Encounter leaves lasting impression

It caught my eye. No matter how hard I was concentrating, no matter how fast I had to work, no matter the obligations. I looked up.

It came to rest about 20 feet away from me. Between us was the window. I sat in the warmth, cozied by civilization, at the computer. I stared out the window at wildness.

It rested on the willow oak limb, gorgeous against the gray sky. I did not know its name.

At first I thought it was an owl, but I knew I was wrong when it turned its head.

Some kind of raptor, I thought, but I did not want to tear myself away. I was afraid it would leave if I moved.

I didn't move.

I wanted to take note of its coloring, register its markings, memorize the shape of its tail and its beak. But I found myself entranced. I only wanted to take in the still power in it.

It rested, quietly, though it turned its head to check out its surroundings.

It seemed to look at me.

I forgot to think about time, except to hope for more of it. The bird before me was a giant, in the prime of its life. Its red-brown head and shoulders, its black and white wingtips and tail made it the best-dressed avian I could imagine. It was elegant, certain, steady.

After a very long time, the phone rang. I turned away from the window.

When I looked back, the bird was gone.

I felt the most awful regret. I could have watched him a long time.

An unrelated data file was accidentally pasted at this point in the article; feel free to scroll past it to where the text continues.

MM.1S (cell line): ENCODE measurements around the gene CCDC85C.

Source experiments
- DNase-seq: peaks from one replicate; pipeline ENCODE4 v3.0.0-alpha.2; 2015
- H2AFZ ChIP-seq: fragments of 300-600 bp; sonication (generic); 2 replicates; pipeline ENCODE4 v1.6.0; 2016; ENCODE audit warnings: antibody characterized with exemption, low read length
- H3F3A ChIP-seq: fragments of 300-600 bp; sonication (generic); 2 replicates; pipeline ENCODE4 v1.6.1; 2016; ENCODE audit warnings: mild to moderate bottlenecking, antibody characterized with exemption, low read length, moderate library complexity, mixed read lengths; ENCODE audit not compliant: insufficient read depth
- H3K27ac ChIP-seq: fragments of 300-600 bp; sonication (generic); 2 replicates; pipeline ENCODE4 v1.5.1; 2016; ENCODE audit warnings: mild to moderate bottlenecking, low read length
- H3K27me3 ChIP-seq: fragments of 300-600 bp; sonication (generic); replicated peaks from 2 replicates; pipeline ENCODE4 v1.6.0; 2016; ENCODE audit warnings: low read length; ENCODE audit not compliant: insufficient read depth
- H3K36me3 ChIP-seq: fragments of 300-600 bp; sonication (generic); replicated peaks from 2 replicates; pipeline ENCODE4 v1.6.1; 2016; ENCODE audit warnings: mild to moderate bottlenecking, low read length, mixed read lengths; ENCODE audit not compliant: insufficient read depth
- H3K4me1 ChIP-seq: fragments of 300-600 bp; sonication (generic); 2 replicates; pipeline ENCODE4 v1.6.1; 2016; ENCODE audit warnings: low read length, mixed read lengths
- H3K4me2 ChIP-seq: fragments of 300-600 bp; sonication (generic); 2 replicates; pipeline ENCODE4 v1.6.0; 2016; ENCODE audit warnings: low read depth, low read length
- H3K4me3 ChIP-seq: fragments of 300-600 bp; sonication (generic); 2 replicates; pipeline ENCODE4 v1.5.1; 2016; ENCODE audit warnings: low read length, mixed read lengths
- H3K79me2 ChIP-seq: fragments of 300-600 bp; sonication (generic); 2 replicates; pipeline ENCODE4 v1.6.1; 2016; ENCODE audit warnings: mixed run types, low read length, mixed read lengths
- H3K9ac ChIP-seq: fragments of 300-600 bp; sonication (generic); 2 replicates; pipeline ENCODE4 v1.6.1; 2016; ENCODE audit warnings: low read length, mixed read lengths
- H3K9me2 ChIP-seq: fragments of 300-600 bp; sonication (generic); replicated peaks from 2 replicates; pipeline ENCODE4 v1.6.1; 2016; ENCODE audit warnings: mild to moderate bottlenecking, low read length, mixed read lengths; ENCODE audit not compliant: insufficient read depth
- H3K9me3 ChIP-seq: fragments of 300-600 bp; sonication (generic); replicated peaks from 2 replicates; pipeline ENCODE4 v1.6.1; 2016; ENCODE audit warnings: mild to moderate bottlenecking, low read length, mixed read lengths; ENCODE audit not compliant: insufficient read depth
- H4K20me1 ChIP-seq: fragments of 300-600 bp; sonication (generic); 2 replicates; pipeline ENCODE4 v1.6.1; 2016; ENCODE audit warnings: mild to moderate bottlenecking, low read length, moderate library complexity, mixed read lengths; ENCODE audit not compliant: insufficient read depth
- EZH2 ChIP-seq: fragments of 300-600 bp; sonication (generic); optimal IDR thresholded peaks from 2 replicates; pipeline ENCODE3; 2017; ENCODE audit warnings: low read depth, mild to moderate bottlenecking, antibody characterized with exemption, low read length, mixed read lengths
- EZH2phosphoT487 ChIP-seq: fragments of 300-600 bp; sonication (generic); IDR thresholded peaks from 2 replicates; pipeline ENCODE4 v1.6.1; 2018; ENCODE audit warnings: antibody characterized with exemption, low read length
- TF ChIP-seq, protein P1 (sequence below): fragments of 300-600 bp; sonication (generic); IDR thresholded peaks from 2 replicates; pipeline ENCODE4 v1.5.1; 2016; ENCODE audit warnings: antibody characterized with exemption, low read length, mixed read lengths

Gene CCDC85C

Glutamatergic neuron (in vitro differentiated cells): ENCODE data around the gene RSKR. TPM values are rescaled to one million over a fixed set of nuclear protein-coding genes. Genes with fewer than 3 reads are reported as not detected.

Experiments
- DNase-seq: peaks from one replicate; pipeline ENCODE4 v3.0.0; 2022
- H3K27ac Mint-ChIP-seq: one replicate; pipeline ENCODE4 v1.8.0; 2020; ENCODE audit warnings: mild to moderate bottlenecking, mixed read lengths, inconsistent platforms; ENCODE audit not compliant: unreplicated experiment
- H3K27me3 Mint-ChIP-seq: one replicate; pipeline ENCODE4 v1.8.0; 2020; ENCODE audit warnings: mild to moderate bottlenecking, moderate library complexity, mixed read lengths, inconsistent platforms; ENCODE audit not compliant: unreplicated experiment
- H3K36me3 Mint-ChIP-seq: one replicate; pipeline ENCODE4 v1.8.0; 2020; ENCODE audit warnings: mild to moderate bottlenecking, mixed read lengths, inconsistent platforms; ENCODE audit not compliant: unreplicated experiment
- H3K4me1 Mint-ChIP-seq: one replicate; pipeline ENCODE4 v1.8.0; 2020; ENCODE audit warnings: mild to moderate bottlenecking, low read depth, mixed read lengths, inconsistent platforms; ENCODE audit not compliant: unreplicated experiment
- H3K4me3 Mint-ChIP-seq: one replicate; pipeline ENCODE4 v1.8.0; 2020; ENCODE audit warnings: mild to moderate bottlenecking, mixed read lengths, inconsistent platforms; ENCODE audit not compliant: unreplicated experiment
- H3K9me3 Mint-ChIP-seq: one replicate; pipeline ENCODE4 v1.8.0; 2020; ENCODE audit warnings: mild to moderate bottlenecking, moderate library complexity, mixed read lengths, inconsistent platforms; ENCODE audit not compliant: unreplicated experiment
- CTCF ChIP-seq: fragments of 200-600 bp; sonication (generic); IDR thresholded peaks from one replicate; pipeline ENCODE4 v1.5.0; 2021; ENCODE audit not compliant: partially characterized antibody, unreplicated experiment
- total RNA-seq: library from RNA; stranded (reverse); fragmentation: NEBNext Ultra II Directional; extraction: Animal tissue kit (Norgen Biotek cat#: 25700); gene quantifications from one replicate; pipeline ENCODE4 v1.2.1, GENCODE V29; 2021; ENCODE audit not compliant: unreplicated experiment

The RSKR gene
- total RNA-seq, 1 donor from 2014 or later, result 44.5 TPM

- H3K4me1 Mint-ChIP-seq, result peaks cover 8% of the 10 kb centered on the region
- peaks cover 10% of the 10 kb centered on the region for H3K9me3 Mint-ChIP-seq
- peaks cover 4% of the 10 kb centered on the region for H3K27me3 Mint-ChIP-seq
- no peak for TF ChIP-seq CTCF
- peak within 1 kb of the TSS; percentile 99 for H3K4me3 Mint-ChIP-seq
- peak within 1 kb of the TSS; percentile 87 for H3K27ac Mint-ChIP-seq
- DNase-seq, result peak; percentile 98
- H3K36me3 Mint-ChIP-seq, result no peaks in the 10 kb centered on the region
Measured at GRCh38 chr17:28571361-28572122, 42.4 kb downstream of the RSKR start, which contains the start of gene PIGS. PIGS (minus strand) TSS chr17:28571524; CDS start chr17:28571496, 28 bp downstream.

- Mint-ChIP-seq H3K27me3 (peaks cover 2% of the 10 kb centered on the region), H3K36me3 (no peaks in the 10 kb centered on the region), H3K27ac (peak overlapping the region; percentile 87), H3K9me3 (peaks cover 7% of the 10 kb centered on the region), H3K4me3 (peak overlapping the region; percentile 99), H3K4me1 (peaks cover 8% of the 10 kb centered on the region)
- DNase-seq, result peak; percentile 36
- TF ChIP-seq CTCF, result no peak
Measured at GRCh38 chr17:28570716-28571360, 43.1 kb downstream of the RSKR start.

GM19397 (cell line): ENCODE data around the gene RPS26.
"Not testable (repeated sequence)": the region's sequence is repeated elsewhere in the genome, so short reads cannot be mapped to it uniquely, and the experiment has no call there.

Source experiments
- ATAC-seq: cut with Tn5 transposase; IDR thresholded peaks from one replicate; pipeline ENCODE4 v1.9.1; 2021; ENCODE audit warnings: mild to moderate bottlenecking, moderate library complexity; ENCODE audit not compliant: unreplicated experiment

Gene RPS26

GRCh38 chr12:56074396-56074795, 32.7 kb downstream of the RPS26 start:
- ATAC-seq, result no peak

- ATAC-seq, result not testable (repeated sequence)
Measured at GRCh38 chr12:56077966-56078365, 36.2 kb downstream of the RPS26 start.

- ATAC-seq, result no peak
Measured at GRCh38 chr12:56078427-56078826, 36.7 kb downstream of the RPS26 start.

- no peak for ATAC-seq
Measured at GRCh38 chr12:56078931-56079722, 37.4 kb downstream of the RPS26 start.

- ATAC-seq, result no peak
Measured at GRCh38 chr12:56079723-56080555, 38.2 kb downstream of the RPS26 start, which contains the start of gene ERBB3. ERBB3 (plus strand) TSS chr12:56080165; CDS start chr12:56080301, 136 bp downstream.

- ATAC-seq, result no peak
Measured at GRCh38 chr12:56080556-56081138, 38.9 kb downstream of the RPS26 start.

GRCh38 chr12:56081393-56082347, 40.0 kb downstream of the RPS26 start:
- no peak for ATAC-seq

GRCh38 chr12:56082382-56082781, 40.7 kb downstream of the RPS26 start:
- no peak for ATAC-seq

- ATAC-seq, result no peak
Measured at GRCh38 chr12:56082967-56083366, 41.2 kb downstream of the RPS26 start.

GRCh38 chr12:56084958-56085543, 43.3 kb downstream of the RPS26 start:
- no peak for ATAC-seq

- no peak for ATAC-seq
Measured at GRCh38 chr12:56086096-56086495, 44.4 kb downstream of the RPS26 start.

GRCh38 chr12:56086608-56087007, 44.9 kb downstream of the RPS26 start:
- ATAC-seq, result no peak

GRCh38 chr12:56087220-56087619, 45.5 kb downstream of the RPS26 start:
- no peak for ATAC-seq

I counted myself lucky indeed when he visited again. Only the next time, he landed in my front yard.

I was looking out the window while washing dishes when those great, broad wings flashed by. The bird landed in the mulch around my magnolia tree. He seemed to find the chips and leaves interesting. He kept lifting his feet almost as if he wanted to check out what clung to his talons.

Every now and again, he lifted and stretched out his wings, but he didn't fly away.

Every time he stretched, my breath caught in my throat. He was so beautiful, so gorgeous to see.

By that time, I could repeat his markings to myself without taking my eyes off him. I wanted to know who he was. And when he finally flew off, I located a little book I keep near the kitchen - one that has many plates of birds native to the United States.

I looked up raptors and found him - a red-shouldered hawk.

Over the next few days I hoped to see him again.

But he did not come while I was glancing out the windows, up from my computer or over the dishes in the sink.

He came at night, in a dream.

In my dream, he was much smaller. He was a young thing, not yet possessing the power of my flesh-and-blood visitor.

But he accompanied me where I walked, flying from tree to tree. In the dream, it was spring and the leaves rustled.

I could not take my eyes off him.

Now I long to see him again - in my dreams or on the trees around our home. I should learn something from his appearance here.

Perhaps, at this time of my life, to look up?